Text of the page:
didn't have many). Churches were organized and everyone could have their religious comfort together.
I worked in the children's hospital in Santa Tomas and mend­ing clothes for the 800 men who had no one to mend for then in Los Banos, Rolf was on some sort of camp patrol in Santa Tomas and worked as a bamboo "carpenter" in Los Banos (Learned a lot, too. We fully realized how the Filipinos "grew" their homes and focal.) We loved the Filipino people. We found them hard workers, clean, and they gave a warm friendship. They really helped us all they could when we were in prison, and at the risk of their lives --if the Japanese caught them aiding internees, they'd kill them.
The 'Last five months in Los Banos were really rough. The Jap­anese deliberately assigned us a demented commandants with in­structions to starve us to death.. Meals were served only two times a day and scanty! Scanty!! Only five tablespoons of dry rice a day per person. No salt, nothing but rice! We had mid­morning rice and mid-afternoon rice, saving a bit of the after­noon for a bite for early morning. This we stored in a can and hung it on a long buhuka "string" in our "window-door." We'd wake up nights because field rats were hungry, too, and searching for food, They'd run on the top boards of the partition walls and jump for our bit of food in the can. It would swing but the rat didn't get it.

I gathered and cooked pig weed by the gallon and we ate them (not with relish, but we needed a "filler"), When the Japanese lost Santa Tones to the returning Americans they decided to make ugly plans for the 706 Banos internees.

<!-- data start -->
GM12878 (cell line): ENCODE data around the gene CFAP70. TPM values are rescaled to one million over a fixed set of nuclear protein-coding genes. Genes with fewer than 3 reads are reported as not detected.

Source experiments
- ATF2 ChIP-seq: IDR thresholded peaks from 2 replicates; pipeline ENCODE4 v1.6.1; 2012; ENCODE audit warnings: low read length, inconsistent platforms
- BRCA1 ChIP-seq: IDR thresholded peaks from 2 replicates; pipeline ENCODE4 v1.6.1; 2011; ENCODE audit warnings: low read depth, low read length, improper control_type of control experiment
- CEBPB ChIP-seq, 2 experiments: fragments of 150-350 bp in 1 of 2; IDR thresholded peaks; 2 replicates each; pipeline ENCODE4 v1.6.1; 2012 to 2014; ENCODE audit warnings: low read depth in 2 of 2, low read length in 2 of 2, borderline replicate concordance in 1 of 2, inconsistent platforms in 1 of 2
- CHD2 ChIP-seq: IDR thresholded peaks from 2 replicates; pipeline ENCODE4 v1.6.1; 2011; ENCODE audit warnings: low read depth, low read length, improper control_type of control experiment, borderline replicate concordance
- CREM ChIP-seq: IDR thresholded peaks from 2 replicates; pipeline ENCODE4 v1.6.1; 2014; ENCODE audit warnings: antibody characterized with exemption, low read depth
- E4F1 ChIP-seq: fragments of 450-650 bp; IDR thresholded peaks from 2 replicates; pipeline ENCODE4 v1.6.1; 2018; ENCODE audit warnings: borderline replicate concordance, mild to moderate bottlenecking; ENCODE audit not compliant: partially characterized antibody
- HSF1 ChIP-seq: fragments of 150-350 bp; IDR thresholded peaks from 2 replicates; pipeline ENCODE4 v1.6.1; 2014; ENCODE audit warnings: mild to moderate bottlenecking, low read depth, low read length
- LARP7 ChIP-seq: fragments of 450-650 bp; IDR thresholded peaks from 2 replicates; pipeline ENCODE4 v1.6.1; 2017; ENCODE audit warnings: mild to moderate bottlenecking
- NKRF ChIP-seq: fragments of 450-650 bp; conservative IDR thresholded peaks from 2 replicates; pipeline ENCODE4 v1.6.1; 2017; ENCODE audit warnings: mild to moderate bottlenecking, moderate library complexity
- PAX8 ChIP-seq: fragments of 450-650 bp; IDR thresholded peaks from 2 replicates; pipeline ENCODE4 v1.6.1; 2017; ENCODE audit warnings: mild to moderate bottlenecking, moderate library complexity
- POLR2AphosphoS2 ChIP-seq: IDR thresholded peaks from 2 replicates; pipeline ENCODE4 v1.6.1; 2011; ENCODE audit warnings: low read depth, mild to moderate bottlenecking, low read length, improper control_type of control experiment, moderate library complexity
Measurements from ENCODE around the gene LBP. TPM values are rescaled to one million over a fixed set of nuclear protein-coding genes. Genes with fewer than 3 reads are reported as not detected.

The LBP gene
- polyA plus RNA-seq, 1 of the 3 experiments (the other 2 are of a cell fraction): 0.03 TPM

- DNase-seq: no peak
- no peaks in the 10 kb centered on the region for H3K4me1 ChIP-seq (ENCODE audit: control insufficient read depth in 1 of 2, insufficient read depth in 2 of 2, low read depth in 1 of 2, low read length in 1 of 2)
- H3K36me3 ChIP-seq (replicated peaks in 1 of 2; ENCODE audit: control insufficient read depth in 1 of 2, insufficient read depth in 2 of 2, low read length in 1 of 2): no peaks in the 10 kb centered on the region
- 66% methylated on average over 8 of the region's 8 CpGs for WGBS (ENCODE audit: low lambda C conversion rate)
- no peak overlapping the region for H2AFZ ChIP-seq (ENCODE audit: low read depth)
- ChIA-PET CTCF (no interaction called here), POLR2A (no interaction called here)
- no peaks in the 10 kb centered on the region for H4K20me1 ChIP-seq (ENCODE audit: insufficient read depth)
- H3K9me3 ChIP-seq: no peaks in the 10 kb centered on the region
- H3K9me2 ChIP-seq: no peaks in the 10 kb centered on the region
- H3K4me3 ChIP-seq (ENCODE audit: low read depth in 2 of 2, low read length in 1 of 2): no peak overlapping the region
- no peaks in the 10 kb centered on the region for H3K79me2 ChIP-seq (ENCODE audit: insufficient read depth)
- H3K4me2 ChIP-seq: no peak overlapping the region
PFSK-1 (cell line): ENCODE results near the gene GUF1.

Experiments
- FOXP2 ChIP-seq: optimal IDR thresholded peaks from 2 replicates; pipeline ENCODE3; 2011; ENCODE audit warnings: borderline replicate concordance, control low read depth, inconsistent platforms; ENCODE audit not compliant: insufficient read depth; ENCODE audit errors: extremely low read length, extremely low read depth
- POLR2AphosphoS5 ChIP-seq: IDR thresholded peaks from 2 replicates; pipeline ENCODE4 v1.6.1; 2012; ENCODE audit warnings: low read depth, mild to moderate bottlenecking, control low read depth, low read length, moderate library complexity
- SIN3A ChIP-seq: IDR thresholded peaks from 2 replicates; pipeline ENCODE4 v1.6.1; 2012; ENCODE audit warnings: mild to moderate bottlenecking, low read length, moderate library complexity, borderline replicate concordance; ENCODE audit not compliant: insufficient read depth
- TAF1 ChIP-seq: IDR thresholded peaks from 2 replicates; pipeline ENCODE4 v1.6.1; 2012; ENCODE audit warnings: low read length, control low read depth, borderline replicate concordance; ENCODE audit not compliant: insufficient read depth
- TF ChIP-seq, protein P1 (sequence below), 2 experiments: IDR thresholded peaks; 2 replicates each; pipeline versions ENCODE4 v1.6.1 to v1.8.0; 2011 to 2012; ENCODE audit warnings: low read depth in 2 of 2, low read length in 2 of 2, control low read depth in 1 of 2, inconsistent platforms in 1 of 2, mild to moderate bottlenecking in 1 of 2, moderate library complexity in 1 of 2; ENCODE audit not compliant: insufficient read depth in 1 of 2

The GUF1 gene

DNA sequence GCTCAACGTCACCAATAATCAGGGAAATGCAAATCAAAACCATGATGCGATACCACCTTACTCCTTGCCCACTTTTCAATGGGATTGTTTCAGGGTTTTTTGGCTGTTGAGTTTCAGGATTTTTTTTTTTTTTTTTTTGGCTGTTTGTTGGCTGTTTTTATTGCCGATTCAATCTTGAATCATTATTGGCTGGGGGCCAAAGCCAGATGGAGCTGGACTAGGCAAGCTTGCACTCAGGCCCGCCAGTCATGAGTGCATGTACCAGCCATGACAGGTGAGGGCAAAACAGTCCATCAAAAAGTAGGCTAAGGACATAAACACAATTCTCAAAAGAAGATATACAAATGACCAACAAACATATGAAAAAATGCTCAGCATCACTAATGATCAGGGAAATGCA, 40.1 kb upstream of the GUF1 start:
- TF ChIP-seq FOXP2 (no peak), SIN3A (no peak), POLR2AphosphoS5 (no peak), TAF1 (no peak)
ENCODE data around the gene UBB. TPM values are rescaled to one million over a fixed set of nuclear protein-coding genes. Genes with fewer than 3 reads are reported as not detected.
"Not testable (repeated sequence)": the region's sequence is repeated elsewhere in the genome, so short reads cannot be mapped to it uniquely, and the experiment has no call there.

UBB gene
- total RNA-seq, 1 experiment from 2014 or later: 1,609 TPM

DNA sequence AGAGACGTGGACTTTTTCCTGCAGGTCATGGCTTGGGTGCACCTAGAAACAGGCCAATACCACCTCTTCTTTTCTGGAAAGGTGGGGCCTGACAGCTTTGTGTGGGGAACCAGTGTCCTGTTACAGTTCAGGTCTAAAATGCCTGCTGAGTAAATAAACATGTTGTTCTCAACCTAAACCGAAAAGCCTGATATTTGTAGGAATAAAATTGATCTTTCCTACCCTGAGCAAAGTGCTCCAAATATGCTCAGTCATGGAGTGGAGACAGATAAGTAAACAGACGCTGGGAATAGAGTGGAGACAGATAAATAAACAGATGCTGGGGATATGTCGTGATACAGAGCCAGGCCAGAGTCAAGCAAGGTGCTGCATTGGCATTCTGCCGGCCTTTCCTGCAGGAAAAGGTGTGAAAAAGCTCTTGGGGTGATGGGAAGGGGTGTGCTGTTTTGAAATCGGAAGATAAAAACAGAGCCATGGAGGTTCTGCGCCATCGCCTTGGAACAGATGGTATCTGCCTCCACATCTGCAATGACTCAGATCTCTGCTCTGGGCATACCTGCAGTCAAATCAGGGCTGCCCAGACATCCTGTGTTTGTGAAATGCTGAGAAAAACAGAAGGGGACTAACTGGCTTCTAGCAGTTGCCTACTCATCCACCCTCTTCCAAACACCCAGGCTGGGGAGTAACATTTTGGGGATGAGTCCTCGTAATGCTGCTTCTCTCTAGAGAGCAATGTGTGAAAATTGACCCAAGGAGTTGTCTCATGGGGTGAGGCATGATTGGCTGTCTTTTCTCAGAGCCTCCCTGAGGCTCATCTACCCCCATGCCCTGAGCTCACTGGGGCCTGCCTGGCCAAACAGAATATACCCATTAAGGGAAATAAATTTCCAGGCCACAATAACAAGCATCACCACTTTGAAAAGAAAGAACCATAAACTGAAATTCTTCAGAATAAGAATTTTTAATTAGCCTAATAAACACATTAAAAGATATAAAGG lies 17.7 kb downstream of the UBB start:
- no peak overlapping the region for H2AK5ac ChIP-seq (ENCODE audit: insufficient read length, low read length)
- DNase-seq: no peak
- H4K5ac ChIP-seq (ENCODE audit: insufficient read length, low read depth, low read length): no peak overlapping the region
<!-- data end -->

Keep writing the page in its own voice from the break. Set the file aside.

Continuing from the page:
Quote from Fred Stevens' book, Santa Tomas on Los Banos:
The internees had been in the hands of the Japanese over three years. Those last months, we were told, no food was available in our area, when as a matter of fact, we knew food was abundant.
What the internees did not know was that the Japanese planned a specified date (Feb. 23, I945, at the 7 a.m. roll call) to exterminate then by machine gun fire, rifle fire, and by bayonetting. Planned to assemble them for roll call, and then in cold blood with all the savagery of Nanking and Manila, wipe them from existence in one wild, diabolical orgy of bloodshed. This the Los Banos internees did not know, but our committee received warning from a Manila Japanese who working in the Jap comman­dant-e's office. This fellow gave the committee complete plans of the planned massacre, even to where each guard would be stationed: Our men selected three brave internees to go over the wall at nightfall and try to reach our forces. They made a safe journey and returned with U.S. forces. We were honored with a complete volunteer group; partroopers, tankmen and guerillas. At 6:45 AM February 23rd I looked into the sunrise and saw nine huge planes come in close to our camp."Packages" started falling and grew "arms and legs" rapidly.The fall of the paratroopers was the signal for the guerillas to come in over the wall and the amphibious tanks drove in from the nearby big lake.The tanks made a "run over" on all the gun emplacements that were trained on our roll call line. Two small planes were dart­ing back and forth over the camp. They had huge letters on their bottoms which read "RESCUE" Lots of guns firing and it seemed but minutes before our forces were in our camp. We were told the Jap guard had been wiped out. I have always wondered what happened to the Japanese office "boy" that took part in our rescue and if his superiors ever learned he'd helped us,